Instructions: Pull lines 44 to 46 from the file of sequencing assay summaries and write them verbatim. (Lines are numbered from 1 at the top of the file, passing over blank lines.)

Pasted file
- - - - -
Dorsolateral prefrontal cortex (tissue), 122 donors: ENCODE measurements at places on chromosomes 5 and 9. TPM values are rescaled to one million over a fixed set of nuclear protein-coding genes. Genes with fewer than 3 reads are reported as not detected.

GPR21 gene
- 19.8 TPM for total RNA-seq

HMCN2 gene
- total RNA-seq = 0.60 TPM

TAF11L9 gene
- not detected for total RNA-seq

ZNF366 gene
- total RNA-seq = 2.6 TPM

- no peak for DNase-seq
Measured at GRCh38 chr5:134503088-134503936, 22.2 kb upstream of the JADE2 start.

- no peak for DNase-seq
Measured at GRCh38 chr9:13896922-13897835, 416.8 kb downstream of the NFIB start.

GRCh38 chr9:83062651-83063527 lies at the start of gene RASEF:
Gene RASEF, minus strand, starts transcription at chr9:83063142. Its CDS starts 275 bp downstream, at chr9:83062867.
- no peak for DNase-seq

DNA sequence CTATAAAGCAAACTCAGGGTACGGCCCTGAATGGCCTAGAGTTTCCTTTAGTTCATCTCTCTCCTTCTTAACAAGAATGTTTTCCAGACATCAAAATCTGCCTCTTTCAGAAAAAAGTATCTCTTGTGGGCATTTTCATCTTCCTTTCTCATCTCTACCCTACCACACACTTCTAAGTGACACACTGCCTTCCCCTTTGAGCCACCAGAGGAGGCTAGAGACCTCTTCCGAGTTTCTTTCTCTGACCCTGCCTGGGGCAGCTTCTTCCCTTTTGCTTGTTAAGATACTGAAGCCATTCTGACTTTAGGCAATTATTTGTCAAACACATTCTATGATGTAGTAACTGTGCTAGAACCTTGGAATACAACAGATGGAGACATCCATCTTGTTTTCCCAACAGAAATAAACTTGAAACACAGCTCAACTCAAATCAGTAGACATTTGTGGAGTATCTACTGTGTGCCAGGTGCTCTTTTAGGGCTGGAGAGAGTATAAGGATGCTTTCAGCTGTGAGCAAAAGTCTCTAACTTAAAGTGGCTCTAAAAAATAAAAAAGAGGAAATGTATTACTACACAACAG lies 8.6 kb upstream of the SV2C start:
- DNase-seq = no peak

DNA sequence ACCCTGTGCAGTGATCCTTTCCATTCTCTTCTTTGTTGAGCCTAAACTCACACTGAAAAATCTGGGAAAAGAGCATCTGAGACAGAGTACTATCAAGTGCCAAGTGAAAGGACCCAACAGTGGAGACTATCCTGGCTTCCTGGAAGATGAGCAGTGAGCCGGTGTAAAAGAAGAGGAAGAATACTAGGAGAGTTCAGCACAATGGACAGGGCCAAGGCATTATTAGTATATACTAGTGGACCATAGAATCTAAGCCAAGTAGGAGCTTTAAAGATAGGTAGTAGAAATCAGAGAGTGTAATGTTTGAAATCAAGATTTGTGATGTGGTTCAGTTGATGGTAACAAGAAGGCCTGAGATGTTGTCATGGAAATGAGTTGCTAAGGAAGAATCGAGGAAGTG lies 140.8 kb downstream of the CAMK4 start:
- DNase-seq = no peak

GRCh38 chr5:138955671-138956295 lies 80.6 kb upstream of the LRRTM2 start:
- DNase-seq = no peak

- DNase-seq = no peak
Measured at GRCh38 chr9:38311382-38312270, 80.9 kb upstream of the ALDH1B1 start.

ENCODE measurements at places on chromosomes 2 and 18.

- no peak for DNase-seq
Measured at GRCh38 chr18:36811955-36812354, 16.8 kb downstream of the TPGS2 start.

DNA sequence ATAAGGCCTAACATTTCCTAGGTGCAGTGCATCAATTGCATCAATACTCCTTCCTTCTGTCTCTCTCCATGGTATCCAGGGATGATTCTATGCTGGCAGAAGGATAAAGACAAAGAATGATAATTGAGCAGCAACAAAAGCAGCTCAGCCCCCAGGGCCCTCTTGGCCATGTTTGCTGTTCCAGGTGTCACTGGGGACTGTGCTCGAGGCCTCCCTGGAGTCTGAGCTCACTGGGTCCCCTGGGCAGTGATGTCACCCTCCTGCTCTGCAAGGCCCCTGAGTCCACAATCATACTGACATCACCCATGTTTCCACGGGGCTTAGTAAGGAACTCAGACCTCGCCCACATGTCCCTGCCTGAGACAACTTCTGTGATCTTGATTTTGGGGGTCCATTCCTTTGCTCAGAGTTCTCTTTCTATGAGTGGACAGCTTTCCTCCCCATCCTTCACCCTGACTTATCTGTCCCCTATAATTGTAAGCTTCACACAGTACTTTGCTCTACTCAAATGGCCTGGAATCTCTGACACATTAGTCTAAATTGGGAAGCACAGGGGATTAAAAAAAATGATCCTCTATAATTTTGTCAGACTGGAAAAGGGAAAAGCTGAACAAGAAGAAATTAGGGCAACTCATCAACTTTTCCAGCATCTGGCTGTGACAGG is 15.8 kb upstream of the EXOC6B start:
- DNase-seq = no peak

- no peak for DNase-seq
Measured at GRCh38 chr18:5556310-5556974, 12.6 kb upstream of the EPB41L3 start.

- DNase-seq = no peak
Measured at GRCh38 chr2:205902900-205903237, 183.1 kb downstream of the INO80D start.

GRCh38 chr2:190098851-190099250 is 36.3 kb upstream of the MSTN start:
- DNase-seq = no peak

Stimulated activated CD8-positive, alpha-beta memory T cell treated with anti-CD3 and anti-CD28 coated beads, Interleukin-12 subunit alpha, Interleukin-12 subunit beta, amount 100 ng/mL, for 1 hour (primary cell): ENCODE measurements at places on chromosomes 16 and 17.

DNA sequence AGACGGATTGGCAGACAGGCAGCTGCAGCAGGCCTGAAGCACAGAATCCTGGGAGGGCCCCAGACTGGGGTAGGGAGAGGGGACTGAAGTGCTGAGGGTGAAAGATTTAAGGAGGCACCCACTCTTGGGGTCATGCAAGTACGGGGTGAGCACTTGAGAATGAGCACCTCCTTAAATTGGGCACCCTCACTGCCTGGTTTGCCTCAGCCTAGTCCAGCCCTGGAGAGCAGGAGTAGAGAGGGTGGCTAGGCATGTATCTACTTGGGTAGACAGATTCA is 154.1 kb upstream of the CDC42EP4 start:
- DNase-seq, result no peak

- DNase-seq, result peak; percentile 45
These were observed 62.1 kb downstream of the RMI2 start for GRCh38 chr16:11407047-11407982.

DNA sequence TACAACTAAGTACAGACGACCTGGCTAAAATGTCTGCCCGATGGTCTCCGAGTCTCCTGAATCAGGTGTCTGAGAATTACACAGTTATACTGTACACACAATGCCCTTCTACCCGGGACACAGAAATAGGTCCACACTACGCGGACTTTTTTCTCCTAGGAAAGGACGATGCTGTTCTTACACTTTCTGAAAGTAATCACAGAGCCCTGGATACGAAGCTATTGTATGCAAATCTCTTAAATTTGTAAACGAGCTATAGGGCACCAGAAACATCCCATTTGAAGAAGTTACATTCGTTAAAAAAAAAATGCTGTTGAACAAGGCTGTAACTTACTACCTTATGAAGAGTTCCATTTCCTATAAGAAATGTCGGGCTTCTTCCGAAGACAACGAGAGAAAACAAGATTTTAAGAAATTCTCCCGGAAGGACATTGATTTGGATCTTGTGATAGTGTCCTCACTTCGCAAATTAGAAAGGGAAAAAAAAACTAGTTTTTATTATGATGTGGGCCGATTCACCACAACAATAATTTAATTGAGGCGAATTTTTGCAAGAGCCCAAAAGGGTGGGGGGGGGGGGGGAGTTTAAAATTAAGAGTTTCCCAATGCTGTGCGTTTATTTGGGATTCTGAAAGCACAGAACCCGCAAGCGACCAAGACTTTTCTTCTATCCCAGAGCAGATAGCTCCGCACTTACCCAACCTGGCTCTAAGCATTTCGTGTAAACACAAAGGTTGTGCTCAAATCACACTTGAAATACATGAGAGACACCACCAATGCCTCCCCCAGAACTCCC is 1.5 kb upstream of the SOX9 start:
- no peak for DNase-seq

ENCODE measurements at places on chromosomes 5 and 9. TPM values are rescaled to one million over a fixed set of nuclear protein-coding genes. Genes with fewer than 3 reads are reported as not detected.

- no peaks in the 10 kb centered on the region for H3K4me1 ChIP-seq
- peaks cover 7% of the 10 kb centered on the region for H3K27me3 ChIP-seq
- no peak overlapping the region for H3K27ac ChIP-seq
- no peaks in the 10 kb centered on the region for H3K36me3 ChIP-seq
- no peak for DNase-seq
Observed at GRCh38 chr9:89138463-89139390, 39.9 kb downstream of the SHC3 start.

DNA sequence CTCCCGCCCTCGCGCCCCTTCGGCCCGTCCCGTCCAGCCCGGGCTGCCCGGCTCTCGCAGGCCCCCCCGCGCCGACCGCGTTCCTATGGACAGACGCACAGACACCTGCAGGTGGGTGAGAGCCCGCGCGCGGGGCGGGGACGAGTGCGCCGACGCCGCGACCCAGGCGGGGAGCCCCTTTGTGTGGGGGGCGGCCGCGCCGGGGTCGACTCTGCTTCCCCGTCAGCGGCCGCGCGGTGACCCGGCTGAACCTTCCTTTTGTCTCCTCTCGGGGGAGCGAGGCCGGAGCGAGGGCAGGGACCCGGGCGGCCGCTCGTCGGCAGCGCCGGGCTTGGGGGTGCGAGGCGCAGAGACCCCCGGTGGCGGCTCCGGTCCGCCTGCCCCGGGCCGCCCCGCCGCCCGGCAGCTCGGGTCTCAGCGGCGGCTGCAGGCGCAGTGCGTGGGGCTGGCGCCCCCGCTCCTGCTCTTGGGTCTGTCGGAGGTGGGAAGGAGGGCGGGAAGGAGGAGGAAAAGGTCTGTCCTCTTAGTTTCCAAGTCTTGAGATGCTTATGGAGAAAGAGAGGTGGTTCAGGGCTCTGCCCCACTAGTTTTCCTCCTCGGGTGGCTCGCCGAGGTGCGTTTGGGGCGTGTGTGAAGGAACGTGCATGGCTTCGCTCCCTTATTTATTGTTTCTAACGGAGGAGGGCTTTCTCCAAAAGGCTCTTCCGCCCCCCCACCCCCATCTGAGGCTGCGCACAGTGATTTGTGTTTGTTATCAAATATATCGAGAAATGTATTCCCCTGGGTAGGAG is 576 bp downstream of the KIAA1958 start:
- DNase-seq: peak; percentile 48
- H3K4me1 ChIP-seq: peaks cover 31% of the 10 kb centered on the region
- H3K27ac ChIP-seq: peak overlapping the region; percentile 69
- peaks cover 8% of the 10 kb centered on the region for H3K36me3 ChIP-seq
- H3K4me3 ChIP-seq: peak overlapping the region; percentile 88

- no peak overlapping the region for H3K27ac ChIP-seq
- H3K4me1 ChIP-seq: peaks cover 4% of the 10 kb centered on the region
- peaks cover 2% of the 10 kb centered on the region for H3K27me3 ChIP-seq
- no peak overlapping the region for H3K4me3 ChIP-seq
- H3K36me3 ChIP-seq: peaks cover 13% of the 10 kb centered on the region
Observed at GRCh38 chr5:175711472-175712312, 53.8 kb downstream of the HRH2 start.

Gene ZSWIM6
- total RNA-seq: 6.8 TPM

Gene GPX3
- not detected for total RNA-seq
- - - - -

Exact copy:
- no peaks in the 10 kb centered on the region for H3K4me1 ChIP-seq
- peaks cover 7% of the 10 kb centered on the region for H3K27me3 ChIP-seq
- no peak overlapping the region for H3K27ac ChIP-seq